50 Years After the Cultural Revolution, China’s Youth Have No Idea What It Was About
May 16 marks the 50th anniversary of the Great Proletarian Cultural Revolution, a destructive Chinese political movement launched by communist dictator Mao Zedong. The campaign created tens of millions of victims, particularly among intellectuals and other “class enemies.”
In ten years of mandated chaos, millions were killed or driven to suicide in state-sanctioned violence, while zealous young ideologues, the infamous Red Guards, travelled about the country destroying and denigrating China’s traditions and heritage.
While a whole generation, now living and working as China’s leaders and entrepreneurs, bears the scars of this campaign that defined their formative years, the hand of the Communist Party precludes candid reflection or reassessment of the Cultural Revolution.
Much of China’s modern youth is worryingly unaware of, or completely mistaken as to what happened during the Cultural Revolution, and why it happened, as revealed in a recent television broadcast by Phoenix Television.
“I don’t really understand ancient things,” one man said.
“It brought changes beyond recognition,” one young woman said. Two others associated the Revolution with “spiritual freedom” and “idealism.”
More frequently, thoughts were very short. They echoed the standard responses set by officially-approved school textbooks and expressed in state-run publications like the Global Times: the Cultural Revolution was a mistaken cause, misused by some opportunists, and a time of chaos.
Asked about the campaign’s place in modern discussion, respondents who did not report a lack of knowledge or interest in the historical episode shied away for practical reasons.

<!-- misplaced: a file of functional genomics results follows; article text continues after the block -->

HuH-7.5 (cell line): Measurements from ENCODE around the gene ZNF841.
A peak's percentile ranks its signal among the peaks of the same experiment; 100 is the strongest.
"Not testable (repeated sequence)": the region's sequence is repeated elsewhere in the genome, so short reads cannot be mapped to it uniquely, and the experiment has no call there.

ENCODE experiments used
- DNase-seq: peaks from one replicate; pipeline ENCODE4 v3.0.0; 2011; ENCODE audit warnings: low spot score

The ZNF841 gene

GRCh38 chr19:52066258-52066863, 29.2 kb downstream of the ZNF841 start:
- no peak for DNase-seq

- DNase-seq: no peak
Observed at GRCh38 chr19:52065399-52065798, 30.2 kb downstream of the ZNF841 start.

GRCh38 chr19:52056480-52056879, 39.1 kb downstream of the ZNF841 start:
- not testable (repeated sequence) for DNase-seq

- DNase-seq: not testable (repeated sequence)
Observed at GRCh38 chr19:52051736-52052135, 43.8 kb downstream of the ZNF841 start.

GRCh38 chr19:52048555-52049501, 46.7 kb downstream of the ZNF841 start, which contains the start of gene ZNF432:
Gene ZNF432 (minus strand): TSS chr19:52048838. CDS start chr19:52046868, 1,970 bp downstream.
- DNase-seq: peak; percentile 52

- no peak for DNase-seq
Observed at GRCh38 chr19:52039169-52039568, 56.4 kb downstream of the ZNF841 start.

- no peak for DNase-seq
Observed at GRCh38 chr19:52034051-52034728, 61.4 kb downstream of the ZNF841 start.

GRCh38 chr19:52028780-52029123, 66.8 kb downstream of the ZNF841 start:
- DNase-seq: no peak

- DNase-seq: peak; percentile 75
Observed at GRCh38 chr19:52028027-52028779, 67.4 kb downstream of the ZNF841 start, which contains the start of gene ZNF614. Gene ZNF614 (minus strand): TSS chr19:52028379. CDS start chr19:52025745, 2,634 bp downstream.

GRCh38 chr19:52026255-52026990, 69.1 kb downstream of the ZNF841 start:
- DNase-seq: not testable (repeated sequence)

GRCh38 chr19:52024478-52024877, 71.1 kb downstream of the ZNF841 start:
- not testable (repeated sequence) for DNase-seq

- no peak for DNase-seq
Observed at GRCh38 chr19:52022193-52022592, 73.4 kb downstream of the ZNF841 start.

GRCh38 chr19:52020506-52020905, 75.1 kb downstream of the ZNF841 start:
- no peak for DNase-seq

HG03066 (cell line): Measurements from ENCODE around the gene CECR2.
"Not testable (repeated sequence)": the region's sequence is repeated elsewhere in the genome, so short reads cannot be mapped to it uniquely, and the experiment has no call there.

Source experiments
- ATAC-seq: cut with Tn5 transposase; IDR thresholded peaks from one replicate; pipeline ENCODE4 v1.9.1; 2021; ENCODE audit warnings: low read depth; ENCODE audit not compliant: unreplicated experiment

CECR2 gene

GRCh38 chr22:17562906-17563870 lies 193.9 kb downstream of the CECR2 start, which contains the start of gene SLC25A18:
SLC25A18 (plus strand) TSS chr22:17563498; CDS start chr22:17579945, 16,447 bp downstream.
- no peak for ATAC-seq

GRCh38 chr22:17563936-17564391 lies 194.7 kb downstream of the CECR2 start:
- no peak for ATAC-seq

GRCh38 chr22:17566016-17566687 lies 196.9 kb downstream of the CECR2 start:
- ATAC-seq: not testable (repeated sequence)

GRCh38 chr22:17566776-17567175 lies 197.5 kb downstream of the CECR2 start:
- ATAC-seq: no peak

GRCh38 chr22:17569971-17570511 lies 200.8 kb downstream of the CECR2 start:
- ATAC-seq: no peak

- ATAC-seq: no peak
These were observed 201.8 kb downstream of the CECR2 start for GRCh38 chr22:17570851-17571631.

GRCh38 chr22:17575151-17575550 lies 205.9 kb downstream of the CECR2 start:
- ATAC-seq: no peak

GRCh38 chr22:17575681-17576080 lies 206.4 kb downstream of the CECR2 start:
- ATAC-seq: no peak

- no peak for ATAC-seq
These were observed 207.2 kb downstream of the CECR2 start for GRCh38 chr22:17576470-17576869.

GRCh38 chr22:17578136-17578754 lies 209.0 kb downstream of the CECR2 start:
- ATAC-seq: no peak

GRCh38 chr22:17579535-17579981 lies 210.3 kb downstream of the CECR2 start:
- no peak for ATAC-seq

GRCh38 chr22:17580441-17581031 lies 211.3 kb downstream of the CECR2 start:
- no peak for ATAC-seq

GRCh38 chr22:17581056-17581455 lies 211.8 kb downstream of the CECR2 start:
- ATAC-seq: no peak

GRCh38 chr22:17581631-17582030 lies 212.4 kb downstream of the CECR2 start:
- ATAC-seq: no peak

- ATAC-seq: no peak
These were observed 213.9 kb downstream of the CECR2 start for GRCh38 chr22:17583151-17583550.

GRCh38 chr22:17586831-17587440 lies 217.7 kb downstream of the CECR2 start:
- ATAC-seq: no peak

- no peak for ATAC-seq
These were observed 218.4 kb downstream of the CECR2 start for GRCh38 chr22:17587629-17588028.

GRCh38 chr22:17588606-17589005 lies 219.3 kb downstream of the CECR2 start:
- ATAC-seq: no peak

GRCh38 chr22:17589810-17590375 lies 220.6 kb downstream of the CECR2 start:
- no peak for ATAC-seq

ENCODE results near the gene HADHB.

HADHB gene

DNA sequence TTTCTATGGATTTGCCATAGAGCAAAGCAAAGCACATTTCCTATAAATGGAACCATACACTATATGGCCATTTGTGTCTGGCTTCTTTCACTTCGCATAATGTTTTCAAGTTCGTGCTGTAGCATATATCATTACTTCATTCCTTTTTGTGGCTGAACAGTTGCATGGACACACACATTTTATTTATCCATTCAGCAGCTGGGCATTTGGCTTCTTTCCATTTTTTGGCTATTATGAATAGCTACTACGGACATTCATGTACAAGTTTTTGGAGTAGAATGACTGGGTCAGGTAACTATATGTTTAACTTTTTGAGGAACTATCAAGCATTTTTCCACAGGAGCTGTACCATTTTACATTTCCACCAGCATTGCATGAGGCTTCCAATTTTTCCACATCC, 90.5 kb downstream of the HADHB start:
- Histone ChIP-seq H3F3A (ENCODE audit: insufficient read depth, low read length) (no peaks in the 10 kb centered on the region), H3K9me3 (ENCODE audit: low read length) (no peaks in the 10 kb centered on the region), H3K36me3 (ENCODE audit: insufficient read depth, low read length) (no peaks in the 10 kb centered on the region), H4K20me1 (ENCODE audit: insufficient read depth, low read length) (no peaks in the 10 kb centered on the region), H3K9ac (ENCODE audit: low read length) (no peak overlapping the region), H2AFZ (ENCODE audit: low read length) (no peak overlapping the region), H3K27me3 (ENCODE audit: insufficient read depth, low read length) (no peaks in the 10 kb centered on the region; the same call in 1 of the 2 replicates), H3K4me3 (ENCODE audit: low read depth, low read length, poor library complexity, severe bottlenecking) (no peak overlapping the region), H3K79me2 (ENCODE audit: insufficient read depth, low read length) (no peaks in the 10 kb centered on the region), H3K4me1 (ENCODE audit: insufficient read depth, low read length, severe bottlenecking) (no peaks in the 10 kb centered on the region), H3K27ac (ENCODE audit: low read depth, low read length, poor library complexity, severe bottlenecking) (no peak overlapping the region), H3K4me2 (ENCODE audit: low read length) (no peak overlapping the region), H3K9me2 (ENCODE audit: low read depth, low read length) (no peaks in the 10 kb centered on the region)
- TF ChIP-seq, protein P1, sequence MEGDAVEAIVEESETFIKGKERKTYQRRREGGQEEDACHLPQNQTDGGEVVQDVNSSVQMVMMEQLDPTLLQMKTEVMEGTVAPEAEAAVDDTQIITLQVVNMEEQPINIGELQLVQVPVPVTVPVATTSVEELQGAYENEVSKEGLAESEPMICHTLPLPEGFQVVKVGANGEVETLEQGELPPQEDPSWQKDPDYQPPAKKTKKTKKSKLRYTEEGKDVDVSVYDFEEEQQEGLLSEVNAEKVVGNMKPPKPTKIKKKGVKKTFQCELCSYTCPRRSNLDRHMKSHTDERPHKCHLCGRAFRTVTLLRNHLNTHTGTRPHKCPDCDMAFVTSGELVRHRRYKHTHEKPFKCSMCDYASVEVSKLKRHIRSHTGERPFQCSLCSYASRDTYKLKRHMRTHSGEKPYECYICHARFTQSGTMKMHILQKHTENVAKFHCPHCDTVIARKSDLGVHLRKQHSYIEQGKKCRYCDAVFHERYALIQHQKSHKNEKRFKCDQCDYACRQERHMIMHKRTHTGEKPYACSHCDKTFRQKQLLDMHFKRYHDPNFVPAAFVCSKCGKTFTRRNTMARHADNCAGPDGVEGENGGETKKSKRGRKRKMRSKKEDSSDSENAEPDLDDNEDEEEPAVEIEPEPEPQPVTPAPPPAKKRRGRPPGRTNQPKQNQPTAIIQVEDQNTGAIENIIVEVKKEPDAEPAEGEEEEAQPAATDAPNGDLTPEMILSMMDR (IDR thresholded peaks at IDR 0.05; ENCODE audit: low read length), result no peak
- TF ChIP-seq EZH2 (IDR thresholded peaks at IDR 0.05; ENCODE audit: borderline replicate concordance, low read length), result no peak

“It’s not that I don’t find it interesting,” said one young man with bouffant dyed hair, “but that there are some prohibitions given the present state of our nation.”
Those with any detailed knowledge of the movement seem to have obtained the information from the diffuse experiences of their elder family members. But more commonly, the wanton brutality and human tragedy that swallowed up a generation of Chinese in fear, distrust, and cynicism has been systematically buried by the modern state education system.
Some respondents placed the Nanjing Massacre, which happened during the Japanese invasion of China in 1937, as an event that took place during the Cultural Revolution. Others attributed positive developments to the campaign.
“It certainly does seem to have cracked down on the corrupt elements,” said a woman in glasses. “Chairman Mao dealt a severe and strict blow to corruption by shooting first and asking questions later.”
Still others suggested that the violence of the Cultural Revolution, in which students typically slandered, beat, and even killed their teachers, was not something that could have been prevented or avoided by the efforts of common Chinese.
“If I was in that era,” one man said, “I would be just like those people. I would certainly support Chairman Mao.”
“I think I’d go with it, since I’m a very zealous young person,” a woman said.
“It’s an outburst of energy for the nation, I guess,” responded a young woman with bangs.
Others qualified their answers, saying that pressure from the group would have likely moved them to act regardless of their personal convictions.
One young man said: “Under such an atmosphere, this kind of thing is not really up to us.”